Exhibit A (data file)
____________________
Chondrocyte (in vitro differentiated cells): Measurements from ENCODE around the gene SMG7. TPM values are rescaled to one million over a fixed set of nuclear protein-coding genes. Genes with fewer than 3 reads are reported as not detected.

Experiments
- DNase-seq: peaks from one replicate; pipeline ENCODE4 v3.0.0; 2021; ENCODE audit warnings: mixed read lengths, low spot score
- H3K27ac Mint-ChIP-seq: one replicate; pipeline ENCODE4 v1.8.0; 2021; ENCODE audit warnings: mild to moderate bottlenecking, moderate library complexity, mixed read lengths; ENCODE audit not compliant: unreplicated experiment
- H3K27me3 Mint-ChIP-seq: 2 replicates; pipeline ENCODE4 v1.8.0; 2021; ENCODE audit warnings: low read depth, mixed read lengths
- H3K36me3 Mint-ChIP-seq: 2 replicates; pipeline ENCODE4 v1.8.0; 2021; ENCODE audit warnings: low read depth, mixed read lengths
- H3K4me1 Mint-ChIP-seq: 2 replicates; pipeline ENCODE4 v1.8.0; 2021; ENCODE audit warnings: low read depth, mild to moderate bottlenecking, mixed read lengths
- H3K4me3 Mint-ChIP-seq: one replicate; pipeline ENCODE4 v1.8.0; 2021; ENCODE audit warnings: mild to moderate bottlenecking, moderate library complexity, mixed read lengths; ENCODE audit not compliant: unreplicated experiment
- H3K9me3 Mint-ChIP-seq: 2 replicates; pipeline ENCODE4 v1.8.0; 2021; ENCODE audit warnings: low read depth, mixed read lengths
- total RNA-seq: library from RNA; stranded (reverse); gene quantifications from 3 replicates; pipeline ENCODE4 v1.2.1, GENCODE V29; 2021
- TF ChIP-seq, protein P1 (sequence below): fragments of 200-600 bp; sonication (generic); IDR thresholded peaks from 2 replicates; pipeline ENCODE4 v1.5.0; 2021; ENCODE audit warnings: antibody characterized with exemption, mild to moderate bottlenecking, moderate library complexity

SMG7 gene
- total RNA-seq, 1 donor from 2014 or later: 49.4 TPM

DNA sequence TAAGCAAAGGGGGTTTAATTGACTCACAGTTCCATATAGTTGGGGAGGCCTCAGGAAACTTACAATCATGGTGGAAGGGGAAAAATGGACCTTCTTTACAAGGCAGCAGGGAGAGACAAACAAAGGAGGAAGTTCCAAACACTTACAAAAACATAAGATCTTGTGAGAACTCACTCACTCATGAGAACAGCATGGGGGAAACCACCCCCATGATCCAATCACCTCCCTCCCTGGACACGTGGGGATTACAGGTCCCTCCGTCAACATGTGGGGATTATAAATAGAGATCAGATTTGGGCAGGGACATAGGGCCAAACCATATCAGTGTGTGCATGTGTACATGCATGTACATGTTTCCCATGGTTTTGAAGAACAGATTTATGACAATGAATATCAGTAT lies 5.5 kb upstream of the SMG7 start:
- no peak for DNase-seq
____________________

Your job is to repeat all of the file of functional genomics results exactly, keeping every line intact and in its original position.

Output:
Chondrocyte (in vitro differentiated cells): Measurements from ENCODE around the gene SMG7. TPM values are rescaled to one million over a fixed set of nuclear protein-coding genes. Genes with fewer than 3 reads are reported as not detected.

Experiments
- DNase-seq: peaks from one replicate; pipeline ENCODE4 v3.0.0; 2021; ENCODE audit warnings: mixed read lengths, low spot score
- H3K27ac Mint-ChIP-seq: one replicate; pipeline ENCODE4 v1.8.0; 2021; ENCODE audit warnings: mild to moderate bottlenecking, moderate library complexity, mixed read lengths; ENCODE audit not compliant: unreplicated experiment
- H3K27me3 Mint-ChIP-seq: 2 replicates; pipeline ENCODE4 v1.8.0; 2021; ENCODE audit warnings: low read depth, mixed read lengths
- H3K36me3 Mint-ChIP-seq: 2 replicates; pipeline ENCODE4 v1.8.0; 2021; ENCODE audit warnings: low read depth, mixed read lengths
- H3K4me1 Mint-ChIP-seq: 2 replicates; pipeline ENCODE4 v1.8.0; 2021; ENCODE audit warnings: low read depth, mild to moderate bottlenecking, mixed read lengths
- H3K4me3 Mint-ChIP-seq: one replicate; pipeline ENCODE4 v1.8.0; 2021; ENCODE audit warnings: mild to moderate bottlenecking, moderate library complexity, mixed read lengths; ENCODE audit not compliant: unreplicated experiment
- H3K9me3 Mint-ChIP-seq: 2 replicates; pipeline ENCODE4 v1.8.0; 2021; ENCODE audit warnings: low read depth, mixed read lengths
- total RNA-seq: library from RNA; stranded (reverse); gene quantifications from 3 replicates; pipeline ENCODE4 v1.2.1, GENCODE V29; 2021
- TF ChIP-seq, protein P1 (sequence below): fragments of 200-600 bp; sonication (generic); IDR thresholded peaks from 2 replicates; pipeline ENCODE4 v1.5.0; 2021; ENCODE audit warnings: antibody characterized with exemption, mild to moderate bottlenecking, moderate library complexity

SMG7 gene
- total RNA-seq, 1 donor from 2014 or later: 49.4 TPM

DNA sequence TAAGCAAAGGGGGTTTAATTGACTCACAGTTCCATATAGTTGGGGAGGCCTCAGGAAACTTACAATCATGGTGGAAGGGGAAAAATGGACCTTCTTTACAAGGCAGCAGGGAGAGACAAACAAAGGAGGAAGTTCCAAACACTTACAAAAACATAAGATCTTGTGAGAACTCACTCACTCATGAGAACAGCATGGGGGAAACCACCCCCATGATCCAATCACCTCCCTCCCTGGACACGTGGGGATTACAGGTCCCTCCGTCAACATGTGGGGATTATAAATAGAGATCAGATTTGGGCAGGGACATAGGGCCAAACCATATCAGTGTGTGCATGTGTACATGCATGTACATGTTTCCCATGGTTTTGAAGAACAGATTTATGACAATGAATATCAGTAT lies 5.5 kb upstream of the SMG7 start:
- no peak for DNase-seq